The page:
How to make sure you answer the question in Writing Task 2
Not answering the question is probably the easiest way of losing points! No matter how good your language is, if you don’t answer the question fully and directly, you will only get 4 or 5 for Task Achievement, and your excellent vocabulary may be consider irrelevant to the topic, so that will also lower your score.
So how can you be sure you’re answering the question?
1) Turn the statement into a question
If you struggle to think of ideas when you see a Task 2, turn the statement into questions.
Look at the task below:
Some people believe that there should be fixed punishments for each type of crime.
Others, however, argue that the circumstances of an individual crime, and the motivation for committing it, should always be taken into account when deciding on the punishment.
Discuss both these views and give your own opinion.
2) Now divide it into questions:
Should there be fixed punishments for each type of crime? YES. Why?
- This is the only way to keep punishment fair and objective. What would happen if the judge could just choose any punishment? (people could get away with crimes)
- Fixed punishments act as a deterrent – if people know the punishment, they won’t commit the crime (so society will become safer)
Should the individual’s circumstances and motivation be taken into account? YES. Why?
- Mitigating circumstances e.g. domestic abuse cases, homeless person stealing food
- Harsh punishments can force people into poverty and into committing further crimes e.g. if a delivery driver lost their licence, they wouldn’t be able to earn a living.
3) Decide which opinion you agree with.
At some point you have to make your opinion clear, and this could come in the first paragraph.
Why are they asking this question? Because the law is complicated and at times seems unfair.
How can we make the law fairer?
- By imposing fixed punishments?
- Or by showing compassion towards the individual?
What do you think?
The Introduction has to state the context of the question – the law is complicated and often seen as unfair. This is your Opening Statement (also known as the General Statement).
4) ‘Yes but..’ – consider what the opposite argument could be.
In the conclusion, your opinion will be clear to the reader by now, so summarise it and re-state it.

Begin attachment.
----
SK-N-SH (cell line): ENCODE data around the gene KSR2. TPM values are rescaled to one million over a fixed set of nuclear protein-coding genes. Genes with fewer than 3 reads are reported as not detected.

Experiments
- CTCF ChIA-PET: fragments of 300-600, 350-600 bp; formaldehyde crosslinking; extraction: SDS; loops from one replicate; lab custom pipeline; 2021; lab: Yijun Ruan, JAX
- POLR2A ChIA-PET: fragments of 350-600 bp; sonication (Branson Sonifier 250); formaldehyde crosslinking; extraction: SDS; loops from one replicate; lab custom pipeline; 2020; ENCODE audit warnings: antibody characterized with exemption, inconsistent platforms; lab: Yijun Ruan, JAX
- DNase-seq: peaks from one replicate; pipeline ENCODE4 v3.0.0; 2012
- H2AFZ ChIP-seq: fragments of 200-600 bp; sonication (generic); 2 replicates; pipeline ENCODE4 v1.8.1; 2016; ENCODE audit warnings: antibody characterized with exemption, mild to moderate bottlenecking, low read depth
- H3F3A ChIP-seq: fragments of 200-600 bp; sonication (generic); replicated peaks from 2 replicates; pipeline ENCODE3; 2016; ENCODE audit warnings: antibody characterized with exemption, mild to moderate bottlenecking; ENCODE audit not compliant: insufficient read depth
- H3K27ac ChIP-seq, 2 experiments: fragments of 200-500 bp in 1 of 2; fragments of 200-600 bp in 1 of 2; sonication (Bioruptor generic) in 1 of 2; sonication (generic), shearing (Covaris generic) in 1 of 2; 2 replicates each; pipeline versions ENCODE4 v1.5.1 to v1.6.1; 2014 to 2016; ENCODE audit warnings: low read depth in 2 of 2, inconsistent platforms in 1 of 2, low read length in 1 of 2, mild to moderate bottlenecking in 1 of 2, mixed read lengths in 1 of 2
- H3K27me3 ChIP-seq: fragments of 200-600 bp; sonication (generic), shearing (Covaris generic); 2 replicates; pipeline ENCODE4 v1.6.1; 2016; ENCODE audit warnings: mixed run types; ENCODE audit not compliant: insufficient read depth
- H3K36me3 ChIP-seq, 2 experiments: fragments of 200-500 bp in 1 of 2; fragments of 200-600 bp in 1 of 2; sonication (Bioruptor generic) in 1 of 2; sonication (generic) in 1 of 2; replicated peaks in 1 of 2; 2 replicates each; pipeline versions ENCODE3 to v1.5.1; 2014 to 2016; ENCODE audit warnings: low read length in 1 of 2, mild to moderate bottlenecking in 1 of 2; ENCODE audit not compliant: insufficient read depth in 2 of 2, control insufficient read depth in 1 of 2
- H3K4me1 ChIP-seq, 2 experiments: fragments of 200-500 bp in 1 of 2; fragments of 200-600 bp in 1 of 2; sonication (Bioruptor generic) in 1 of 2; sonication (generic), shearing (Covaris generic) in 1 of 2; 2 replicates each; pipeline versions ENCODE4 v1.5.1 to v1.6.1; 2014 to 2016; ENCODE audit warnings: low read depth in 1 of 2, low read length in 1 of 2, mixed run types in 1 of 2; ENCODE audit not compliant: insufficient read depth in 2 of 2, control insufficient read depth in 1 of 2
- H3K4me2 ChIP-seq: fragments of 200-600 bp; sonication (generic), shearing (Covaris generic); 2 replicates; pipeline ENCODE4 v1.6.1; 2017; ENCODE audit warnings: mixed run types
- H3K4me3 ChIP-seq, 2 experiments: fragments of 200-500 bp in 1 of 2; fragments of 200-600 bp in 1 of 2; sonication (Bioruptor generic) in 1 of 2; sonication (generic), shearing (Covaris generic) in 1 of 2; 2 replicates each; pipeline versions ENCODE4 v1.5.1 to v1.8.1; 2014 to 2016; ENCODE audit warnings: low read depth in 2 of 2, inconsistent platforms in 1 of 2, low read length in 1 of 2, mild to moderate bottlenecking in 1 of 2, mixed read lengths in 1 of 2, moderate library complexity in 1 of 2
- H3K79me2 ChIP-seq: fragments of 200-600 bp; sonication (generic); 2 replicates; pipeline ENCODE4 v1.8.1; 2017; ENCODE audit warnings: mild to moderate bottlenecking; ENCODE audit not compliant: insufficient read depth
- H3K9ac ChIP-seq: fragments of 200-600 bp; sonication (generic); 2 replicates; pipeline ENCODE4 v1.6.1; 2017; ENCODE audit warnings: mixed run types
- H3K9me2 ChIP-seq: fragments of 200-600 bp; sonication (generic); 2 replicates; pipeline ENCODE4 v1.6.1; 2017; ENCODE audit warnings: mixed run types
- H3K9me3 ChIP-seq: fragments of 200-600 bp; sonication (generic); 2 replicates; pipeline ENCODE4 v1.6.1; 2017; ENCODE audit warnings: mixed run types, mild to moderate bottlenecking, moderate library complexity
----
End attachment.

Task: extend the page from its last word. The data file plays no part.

Agree that the law is not perfect, but state what you think is the best option.
Deciding on what punishment fits the crime is an incredibly complicated task. In order to simplify the legal process and to ensure fairness, fixed penalties for each crime have to be agreed on. However, there are certain circumstances when an individual’s background must be considered when deciding on the punishment. In my opinion, this is the only way that a legal system can operate fairly, and I will outline my reasons below.
There is no doubt that having fixed punishments for each type of crime brings a number of benefits. Firstly, it allows criminals to be treated fairly and ensures that no one will be discriminated against. Fixed penalties are entirely objective and have been carefully regulated over many years and by a number of legal experts. Furthermore, a fixed punishment can act as a deterrent, discouraging would-be offenders from committing crimes and leading to a safer society.
However reasonable this all seems, there are cases when ‘the law is an ass’ because it does not allow for human frailties. Many criminals are people who have not been given the best chances in life. There may be cases when people are forced into criminal activity because of poverty, lack of education or simply for being young and vulnerable. Punishing such people harshly will only have negative consequences, for example if a homeless person is made to pay a fine for stealing, it will push him further into poverty or even more serious crimes. In such cases, the judge has to show leniency and to consider how the punishment will affect the criminal and society in the long-term.
In conclusion, although it is hard to argue against the fairness of a system which has fixed penalties for every crime, I firmly believe that considering the reasons why people commit crimes and punishing them accordingly will ultimately lead to a fairer, safer and more caring society.